4.5 Selecting a sampling rate


Read this section to determine the sampling rate when entering acoustic signals from a device.


If there is no particular reason, it is sufficient to use the initial 16kHz sampling rate. If that is not the case, use the lowest sampling rate within a range that has no aliasing.

It is necessary to set a sampling rate with a consideration that no aliasing occurs. The frequency that is a half the sampling rate is called the Nyquist frequency. Signals with frequency that exceeds Nyquist frequency are aliased during sampling. Therefore, it is adviced to use the highest possible sampling rate to prevent aliasing in the input signals. The higher the sampling rate, the lower the possibility for aliasing to occur.

On the other hand, when high sampling rate is used, the amount of data to be processed increases, which also increases the calculation cost. Which means that the sampling rate should not be set more than what is necessary.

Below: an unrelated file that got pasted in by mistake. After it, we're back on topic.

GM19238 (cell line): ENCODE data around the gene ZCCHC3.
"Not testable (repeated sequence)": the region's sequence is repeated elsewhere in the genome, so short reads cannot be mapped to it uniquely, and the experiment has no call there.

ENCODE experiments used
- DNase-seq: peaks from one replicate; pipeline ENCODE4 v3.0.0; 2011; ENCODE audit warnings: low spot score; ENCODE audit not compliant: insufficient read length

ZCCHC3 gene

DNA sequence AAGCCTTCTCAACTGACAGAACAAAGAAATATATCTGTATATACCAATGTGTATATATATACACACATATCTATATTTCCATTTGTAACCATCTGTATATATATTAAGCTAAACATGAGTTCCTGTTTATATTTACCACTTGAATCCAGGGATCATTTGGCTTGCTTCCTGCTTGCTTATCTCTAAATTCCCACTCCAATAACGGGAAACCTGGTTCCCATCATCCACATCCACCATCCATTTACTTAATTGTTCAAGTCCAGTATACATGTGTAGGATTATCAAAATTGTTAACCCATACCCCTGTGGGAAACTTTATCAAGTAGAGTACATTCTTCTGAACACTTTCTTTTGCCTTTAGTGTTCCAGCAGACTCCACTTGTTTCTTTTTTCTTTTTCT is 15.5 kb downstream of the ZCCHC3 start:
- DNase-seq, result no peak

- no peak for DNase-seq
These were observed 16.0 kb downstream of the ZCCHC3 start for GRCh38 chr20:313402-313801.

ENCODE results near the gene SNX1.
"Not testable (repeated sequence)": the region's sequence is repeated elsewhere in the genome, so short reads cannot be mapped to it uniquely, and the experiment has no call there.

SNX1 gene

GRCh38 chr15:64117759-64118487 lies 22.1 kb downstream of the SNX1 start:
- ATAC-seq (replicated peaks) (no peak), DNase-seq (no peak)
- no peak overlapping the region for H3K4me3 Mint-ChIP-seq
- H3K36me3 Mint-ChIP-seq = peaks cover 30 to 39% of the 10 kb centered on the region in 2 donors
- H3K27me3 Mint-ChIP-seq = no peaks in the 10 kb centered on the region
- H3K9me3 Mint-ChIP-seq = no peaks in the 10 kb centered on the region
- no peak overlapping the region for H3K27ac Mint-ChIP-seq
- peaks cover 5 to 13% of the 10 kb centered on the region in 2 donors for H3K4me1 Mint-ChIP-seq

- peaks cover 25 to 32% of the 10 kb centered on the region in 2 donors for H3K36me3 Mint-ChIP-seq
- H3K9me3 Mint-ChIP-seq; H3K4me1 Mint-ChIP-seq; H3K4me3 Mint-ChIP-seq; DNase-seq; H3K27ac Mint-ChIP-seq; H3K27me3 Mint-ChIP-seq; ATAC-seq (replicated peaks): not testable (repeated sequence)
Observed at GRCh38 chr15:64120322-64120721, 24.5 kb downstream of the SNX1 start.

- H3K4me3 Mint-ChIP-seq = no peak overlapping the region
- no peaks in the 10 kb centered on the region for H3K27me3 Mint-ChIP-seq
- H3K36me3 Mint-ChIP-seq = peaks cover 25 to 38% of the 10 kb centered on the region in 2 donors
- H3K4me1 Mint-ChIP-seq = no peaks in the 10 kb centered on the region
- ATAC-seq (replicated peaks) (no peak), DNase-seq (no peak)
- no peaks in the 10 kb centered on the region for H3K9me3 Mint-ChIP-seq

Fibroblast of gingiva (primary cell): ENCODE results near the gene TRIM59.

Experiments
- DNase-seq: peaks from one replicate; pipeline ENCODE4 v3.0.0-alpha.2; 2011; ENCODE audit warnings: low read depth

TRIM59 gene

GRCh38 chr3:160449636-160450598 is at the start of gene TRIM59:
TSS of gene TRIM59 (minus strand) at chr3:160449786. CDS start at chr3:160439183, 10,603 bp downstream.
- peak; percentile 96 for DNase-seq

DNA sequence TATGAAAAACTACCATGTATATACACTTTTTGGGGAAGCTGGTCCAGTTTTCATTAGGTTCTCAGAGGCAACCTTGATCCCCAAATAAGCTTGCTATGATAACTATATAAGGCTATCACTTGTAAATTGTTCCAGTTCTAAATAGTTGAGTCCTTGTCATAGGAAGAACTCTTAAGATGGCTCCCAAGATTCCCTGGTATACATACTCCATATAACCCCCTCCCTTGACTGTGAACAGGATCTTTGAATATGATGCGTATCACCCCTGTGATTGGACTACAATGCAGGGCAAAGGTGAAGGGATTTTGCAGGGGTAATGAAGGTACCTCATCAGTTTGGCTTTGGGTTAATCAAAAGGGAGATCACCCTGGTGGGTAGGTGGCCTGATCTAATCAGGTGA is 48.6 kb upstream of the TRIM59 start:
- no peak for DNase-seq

Speech energy reaches over 10kHz in bandwidth, with much of the energy present as low frequency components. Therefore, consideration of low frequency bands is often sufficient for most purposes. For example, for telephones, sampling ranges from around 500 Hz to 3,500 Hz , making the transmission of interpretable audio signals with bandwidths of up to around 5kHz [1] possible. For 16kHz sampling, frequency components $\leq $ 8kHz can be sampled without alias, making it useful for speech recognition.

[1] Acoustic analysis of speech, by Ray D Kent and Charles Read, translation supervised by Takayuki Arai and Tsutomu Sugawara, Kaibundo, 2004.

See Also